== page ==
Wednesday, 31 March 2021

Guillermo del Toro's Sketchbooks

Beautiful tweet about Guillermo del Toro’s sketchbooks. I've included the pictures larger below. He created such wonders as Pan's Labyrinth, Crimson Peak and The Shape of Water.







Sunday, 28 March 2021

Every Old School Computer Game

 

Yup, that about sums it up. If you love old-school computer games, check out Unavowed and the Blackwell series. They're fairly modern games, Unavowed came out in 2018, but they're done in the style of a pixelated RPG. It's like stepping back in time. They're great, and you can find them on Gog, along with originals like Day of the Tentacle, Monkey Island and Gabriel Knight.

Friday, 26 March 2021

The Garden of Evening Mists

 

I picked this up after a friend was in town. Lovely Antonia, who was one of the first people I met when I first moved to Kigali back in 2007. A fellow VSO working in Huye. She turned up on my gate with our friend, Karen. 

She came back to visit about a year ago and we caught up over lunch. I noticed she was reading The Garden of Evening Mists. I liked the title and I asked if it was any good. She said it was, so I ordered it. I like reading books that friends are reading. It makes me feel closer to them. 

This one was particularly canny because it talked about the gods of memory and forgetting. During our lunch, we had a really confusing conversation, trying to remember whether we'd been at the same party together a few years ago. We both had memories of being at the same place, but weren't completely certain it was at the same time. Eventually, we decided that we had both been at the same party in our memories. We settled on 'shared and invented memories,' which are just as good as real ones.

  

The book dealt with a period in history that I was wholly unfamiliar with: 

Malaya, 1951. Yun Ling Teoh, the scarred lone survivor of a brutal Japanese wartime camp, seeks solace among the jungle-fringed tea plantations of Cameron Highlands. There she discovers Yugiri, the only Japanese garden in Malaya, and its owner and creator, the enigmatic Aritomo, exiled former gardener of the emperor of Japan. Despite her hatred of the Japanese, Yun Ling seeks to engage Aritomo to create a garden in memory of her sister, who died in the camp. Aritomo refuses but agrees to accept Yun Ling as his apprentice "until the monsoon comes." Then she can design a garden for herself.

As the months pass, Yun Ling finds herself intimately drawn to the gardener and his art, while all around them a communist guerilla war rages. But the Garden of Evening Mists remains a place of mystery. Who is Aritomo and how did he come to leave Japan? And is the real story of how Yun Ling managed to survive the war perhaps the darkest secret of all?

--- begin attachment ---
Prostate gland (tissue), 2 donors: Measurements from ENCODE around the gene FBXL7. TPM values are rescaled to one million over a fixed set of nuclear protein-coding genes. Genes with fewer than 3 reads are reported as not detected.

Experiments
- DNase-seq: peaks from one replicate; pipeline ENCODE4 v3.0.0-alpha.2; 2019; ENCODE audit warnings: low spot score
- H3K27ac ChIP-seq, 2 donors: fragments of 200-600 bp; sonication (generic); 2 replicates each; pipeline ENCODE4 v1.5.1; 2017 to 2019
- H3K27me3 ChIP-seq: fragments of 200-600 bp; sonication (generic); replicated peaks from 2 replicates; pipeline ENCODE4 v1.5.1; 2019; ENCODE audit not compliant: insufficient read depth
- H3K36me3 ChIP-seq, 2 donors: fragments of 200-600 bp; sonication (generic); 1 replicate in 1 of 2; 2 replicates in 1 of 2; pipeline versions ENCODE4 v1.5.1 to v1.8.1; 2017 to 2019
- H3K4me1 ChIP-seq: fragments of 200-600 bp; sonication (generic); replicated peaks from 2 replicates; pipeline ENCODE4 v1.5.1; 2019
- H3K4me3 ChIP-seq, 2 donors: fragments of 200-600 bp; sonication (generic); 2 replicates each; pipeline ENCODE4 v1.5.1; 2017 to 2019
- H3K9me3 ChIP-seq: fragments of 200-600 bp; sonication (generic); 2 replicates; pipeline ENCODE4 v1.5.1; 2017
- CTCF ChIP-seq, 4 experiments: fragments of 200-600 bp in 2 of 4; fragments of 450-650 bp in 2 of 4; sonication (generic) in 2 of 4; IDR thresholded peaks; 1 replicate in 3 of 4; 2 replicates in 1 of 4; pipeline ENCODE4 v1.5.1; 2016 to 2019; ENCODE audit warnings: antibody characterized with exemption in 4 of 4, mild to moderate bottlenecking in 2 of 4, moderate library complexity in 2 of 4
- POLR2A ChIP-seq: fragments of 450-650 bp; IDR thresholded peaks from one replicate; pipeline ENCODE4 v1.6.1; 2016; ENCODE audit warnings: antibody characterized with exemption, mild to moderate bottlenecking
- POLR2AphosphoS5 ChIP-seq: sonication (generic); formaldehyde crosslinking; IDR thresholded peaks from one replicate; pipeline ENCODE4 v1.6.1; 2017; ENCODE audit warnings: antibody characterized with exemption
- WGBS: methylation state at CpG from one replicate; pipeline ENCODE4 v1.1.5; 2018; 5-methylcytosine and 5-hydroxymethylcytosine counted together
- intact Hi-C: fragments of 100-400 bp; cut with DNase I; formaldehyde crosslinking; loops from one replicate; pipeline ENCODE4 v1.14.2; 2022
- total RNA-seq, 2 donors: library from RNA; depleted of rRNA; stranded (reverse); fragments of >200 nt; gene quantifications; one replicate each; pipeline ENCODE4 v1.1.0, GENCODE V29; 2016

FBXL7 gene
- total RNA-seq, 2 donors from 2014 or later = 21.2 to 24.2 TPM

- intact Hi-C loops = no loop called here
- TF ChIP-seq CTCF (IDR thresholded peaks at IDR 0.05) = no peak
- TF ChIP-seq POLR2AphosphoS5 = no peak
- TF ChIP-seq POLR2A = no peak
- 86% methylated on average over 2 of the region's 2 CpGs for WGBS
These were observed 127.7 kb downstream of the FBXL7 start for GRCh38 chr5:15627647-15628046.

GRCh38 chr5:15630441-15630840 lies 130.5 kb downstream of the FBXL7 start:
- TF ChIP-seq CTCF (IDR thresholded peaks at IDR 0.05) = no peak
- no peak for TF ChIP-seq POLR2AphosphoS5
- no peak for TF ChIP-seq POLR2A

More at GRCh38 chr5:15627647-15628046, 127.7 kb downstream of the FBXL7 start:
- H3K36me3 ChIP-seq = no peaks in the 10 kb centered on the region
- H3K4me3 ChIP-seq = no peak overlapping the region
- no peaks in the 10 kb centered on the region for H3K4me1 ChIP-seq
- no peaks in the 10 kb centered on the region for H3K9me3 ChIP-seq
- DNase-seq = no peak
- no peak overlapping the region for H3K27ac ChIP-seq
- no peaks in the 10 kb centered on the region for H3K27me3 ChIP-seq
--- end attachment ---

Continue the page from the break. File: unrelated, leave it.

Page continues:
It was a very slow burn, and took rather a while to get going. Longer than I would usually stick with. But I'm glad I did, because the end was really something. It's very beautifully written:

The clock in the tower above the central portico chimed, its languid pulse beating through the walls of the courtroom. I turned my wrist slightly and checked the time: eleven minutes past three; the clock was, as ever, reliably out, its punctuality stolen by lightning years ago.
 

*

The temperature continued to drop, the air warmed only in the short stretches where the road dozed in the sun. At the Lata Iskandar waterfall, the spray opened its net of whispers over us, rinsing the air with moisture that had travelled all the way from the mountain peaks, carrying with it the tang of trees and mulch and earth.

*

Memory is like patches of sunlight in an overcast valley, shifting with the movement of the clouds. Now and then the light will fall on a particular point in time, illuminating it for a moment before the wind seals up the gap, and the world is in shadows again.

*

Old countries are dying and new ones are being born. It doesn’t matter where one’s ancestors come from. Can you say – with absolute certainty – that one of your forebears did not sail from Siam, from Java, or Aceh, or from the Islands in the Sunda Straits? 

It's a land where breath forms a milky cataract on the windscreen of a cold car, roosters bugle at the sun, and no one wishes to die in a language they cannot understand. The book also keeps repeating The Cloud by Shelley. It's one of the character's favourite poems, as it is mine. I was able to recite along by memory when it got to that part.

It was largely set on a tea estate, which is something I knew a little about, having once spent some time on one. There was an argument at one point in the book, where one of the tea estate managers wanted to tear up the artificial Japanese garden and replace it with native trees. Here in Rwanda, tea estates up near Gishwati Forest plant imported eucalyptus because it grows fast so makes excellent fuel for the dryers, however, they are mandated by the government to plant a certain number of native trees as well.